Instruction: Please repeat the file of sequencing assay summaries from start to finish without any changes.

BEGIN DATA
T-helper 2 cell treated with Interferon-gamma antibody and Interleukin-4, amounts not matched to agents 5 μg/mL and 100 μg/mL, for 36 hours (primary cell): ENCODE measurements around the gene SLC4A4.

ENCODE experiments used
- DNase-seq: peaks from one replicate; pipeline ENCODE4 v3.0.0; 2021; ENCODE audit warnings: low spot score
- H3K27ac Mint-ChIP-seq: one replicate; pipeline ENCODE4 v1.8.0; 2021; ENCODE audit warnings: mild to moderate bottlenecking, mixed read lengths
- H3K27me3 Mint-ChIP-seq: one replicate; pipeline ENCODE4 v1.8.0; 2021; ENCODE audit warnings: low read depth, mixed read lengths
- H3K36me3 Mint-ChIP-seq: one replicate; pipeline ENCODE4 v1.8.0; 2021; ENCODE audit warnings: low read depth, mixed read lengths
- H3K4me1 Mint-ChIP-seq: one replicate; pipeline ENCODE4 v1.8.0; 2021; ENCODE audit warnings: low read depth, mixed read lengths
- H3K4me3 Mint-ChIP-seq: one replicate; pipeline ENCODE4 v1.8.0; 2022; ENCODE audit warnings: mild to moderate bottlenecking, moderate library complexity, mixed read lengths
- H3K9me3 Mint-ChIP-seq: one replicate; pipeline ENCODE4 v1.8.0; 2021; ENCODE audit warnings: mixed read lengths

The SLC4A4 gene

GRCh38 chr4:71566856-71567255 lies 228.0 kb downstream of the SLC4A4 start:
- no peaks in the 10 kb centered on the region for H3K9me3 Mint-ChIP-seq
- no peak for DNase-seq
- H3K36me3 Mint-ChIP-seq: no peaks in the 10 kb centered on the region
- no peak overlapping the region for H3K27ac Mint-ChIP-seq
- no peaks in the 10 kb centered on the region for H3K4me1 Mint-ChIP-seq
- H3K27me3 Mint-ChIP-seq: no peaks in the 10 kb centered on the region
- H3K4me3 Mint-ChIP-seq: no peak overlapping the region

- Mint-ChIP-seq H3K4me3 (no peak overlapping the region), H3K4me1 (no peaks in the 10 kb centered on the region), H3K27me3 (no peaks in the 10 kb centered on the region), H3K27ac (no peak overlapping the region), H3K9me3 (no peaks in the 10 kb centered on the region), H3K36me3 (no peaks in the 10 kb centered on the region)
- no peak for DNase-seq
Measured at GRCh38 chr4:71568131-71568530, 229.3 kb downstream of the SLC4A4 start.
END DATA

T-helper 2 cell treated with Interferon-gamma antibody and Interleukin-4, amounts not matched to agents 5 μg/mL and 100 μg/mL, for 36 hours (primary cell): ENCODE measurements around the gene SLC4A4.

ENCODE experiments used
- DNase-seq: peaks from one replicate; pipeline ENCODE4 v3.0.0; 2021; ENCODE audit warnings: low spot score
- H3K27ac Mint-ChIP-seq: one replicate; pipeline ENCODE4 v1.8.0; 2021; ENCODE audit warnings: mild to moderate bottlenecking, mixed read lengths
- H3K27me3 Mint-ChIP-seq: one replicate; pipeline ENCODE4 v1.8.0; 2021; ENCODE audit warnings: low read depth, mixed read lengths
- H3K36me3 Mint-ChIP-seq: one replicate; pipeline ENCODE4 v1.8.0; 2021; ENCODE audit warnings: low read depth, mixed read lengths
- H3K4me1 Mint-ChIP-seq: one replicate; pipeline ENCODE4 v1.8.0; 2021; ENCODE audit warnings: low read depth, mixed read lengths
- H3K4me3 Mint-ChIP-seq: one replicate; pipeline ENCODE4 v1.8.0; 2022; ENCODE audit warnings: mild to moderate bottlenecking, moderate library complexity, mixed read lengths
- H3K9me3 Mint-ChIP-seq: one replicate; pipeline ENCODE4 v1.8.0; 2021; ENCODE audit warnings: mixed read lengths

The SLC4A4 gene

GRCh38 chr4:71566856-71567255 lies 228.0 kb downstream of the SLC4A4 start:
- no peaks in the 10 kb centered on the region for H3K9me3 Mint-ChIP-seq
- no peak for DNase-seq
- H3K36me3 Mint-ChIP-seq: no peaks in the 10 kb centered on the region
- no peak overlapping the region for H3K27ac Mint-ChIP-seq
- no peaks in the 10 kb centered on the region for H3K4me1 Mint-ChIP-seq
- H3K27me3 Mint-ChIP-seq: no peaks in the 10 kb centered on the region
- H3K4me3 Mint-ChIP-seq: no peak overlapping the region

- Mint-ChIP-seq H3K4me3 (no peak overlapping the region), H3K4me1 (no peaks in the 10 kb centered on the region), H3K27me3 (no peaks in the 10 kb centered on the region), H3K27ac (no peak overlapping the region), H3K9me3 (no peaks in the 10 kb centered on the region), H3K36me3 (no peaks in the 10 kb centered on the region)
- no peak for DNase-seq
Measured at GRCh38 chr4:71568131-71568530, 229.3 kb downstream of the SLC4A4 start.